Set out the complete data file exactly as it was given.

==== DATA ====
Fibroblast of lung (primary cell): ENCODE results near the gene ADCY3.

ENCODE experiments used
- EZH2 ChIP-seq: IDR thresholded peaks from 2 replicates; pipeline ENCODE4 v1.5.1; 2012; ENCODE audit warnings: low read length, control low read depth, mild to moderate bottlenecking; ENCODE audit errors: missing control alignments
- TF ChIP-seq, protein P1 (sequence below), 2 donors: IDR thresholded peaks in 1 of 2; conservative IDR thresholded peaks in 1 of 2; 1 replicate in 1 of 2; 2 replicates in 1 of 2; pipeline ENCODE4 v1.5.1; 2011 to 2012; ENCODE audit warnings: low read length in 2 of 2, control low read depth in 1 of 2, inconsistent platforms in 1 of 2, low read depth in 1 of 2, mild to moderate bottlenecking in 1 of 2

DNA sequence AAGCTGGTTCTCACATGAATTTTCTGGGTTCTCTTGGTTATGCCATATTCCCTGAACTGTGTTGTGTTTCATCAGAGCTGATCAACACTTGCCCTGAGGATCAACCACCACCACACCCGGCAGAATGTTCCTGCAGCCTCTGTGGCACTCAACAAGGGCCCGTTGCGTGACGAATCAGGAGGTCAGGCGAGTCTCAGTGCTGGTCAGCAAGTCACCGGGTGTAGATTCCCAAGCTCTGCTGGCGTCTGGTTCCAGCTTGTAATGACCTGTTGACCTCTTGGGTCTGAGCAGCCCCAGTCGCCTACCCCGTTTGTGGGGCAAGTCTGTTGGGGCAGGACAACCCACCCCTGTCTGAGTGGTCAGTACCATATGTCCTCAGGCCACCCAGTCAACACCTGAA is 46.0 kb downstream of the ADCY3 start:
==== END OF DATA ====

Fibroblast of lung (primary cell): ENCODE results near the gene ADCY3.

ENCODE experiments used
- EZH2 ChIP-seq: IDR thresholded peaks from 2 replicates; pipeline ENCODE4 v1.5.1; 2012; ENCODE audit warnings: low read length, control low read depth, mild to moderate bottlenecking; ENCODE audit errors: missing control alignments
- TF ChIP-seq, protein P1 (sequence below), 2 donors: IDR thresholded peaks in 1 of 2; conservative IDR thresholded peaks in 1 of 2; 1 replicate in 1 of 2; 2 replicates in 1 of 2; pipeline ENCODE4 v1.5.1; 2011 to 2012; ENCODE audit warnings: low read length in 2 of 2, control low read depth in 1 of 2, inconsistent platforms in 1 of 2, low read depth in 1 of 2, mild to moderate bottlenecking in 1 of 2

DNA sequence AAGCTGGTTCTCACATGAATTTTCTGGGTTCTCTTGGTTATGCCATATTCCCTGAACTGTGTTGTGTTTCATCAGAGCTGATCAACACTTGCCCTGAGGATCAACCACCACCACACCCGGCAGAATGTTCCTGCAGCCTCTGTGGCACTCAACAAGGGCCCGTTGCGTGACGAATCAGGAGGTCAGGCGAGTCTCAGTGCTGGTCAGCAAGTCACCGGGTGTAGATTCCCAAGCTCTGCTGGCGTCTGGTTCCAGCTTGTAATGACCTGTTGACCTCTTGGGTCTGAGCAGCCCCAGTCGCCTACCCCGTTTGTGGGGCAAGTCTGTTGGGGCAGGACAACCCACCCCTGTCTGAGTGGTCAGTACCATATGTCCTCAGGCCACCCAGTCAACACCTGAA is 46.0 kb downstream of the ADCY3 start: